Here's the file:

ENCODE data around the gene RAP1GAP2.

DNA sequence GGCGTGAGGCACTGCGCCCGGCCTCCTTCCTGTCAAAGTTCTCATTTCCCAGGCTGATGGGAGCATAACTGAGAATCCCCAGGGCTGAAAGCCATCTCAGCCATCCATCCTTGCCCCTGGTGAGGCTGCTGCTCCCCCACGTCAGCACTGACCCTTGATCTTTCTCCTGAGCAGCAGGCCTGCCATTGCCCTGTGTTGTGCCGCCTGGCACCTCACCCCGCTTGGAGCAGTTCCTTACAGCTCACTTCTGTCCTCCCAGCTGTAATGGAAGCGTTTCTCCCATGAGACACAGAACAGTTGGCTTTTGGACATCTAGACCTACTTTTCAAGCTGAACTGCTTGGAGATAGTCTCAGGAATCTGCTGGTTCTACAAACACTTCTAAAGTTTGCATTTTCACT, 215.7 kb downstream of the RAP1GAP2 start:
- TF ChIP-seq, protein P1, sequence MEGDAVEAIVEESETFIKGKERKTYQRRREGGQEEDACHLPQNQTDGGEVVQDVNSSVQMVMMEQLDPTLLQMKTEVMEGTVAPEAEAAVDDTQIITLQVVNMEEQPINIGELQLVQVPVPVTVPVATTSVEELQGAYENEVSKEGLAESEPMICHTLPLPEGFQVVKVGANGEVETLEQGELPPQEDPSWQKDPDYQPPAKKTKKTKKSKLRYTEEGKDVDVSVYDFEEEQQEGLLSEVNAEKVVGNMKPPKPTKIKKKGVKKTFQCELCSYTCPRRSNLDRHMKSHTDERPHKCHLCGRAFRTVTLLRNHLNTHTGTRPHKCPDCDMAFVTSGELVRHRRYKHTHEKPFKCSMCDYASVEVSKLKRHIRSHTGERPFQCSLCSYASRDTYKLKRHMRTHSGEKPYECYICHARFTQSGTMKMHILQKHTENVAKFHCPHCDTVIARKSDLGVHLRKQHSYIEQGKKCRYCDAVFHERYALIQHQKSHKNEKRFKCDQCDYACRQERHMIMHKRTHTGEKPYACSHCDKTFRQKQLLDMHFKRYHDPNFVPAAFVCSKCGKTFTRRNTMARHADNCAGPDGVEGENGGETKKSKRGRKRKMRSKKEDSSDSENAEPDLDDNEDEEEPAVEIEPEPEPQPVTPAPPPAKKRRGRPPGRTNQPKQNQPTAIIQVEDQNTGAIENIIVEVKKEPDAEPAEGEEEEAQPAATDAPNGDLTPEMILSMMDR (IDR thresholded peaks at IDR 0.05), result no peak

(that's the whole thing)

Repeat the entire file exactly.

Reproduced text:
ENCODE data around the gene RAP1GAP2.

DNA sequence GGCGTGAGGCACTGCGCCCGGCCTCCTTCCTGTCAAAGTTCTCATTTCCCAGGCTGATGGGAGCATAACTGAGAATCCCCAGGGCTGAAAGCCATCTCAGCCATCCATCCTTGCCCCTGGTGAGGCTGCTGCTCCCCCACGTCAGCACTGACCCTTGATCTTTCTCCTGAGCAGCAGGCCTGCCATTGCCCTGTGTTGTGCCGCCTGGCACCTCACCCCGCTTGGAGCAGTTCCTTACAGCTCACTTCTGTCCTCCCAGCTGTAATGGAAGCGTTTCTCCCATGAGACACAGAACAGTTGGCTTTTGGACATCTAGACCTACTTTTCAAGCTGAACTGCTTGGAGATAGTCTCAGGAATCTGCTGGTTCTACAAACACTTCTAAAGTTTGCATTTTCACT, 215.7 kb downstream of the RAP1GAP2 start:
- TF ChIP-seq, protein P1, sequence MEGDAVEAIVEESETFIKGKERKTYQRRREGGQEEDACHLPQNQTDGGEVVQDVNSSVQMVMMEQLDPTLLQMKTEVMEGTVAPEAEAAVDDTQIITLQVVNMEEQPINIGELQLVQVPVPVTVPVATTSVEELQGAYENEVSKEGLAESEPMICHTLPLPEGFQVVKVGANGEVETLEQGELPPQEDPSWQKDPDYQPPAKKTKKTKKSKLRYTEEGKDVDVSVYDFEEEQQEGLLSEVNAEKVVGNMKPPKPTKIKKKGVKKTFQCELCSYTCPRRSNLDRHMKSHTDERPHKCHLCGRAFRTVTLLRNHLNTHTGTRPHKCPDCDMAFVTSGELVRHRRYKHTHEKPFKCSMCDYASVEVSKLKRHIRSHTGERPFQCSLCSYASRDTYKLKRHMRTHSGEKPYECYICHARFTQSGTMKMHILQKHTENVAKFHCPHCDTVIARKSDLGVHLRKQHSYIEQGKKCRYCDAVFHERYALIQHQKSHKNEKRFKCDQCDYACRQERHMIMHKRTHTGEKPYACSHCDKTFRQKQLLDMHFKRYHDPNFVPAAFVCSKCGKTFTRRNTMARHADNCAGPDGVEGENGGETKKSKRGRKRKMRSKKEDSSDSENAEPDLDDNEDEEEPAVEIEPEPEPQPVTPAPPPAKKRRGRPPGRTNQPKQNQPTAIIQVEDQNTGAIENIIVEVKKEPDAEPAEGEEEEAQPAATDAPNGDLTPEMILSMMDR (IDR thresholded peaks at IDR 0.05), result no peak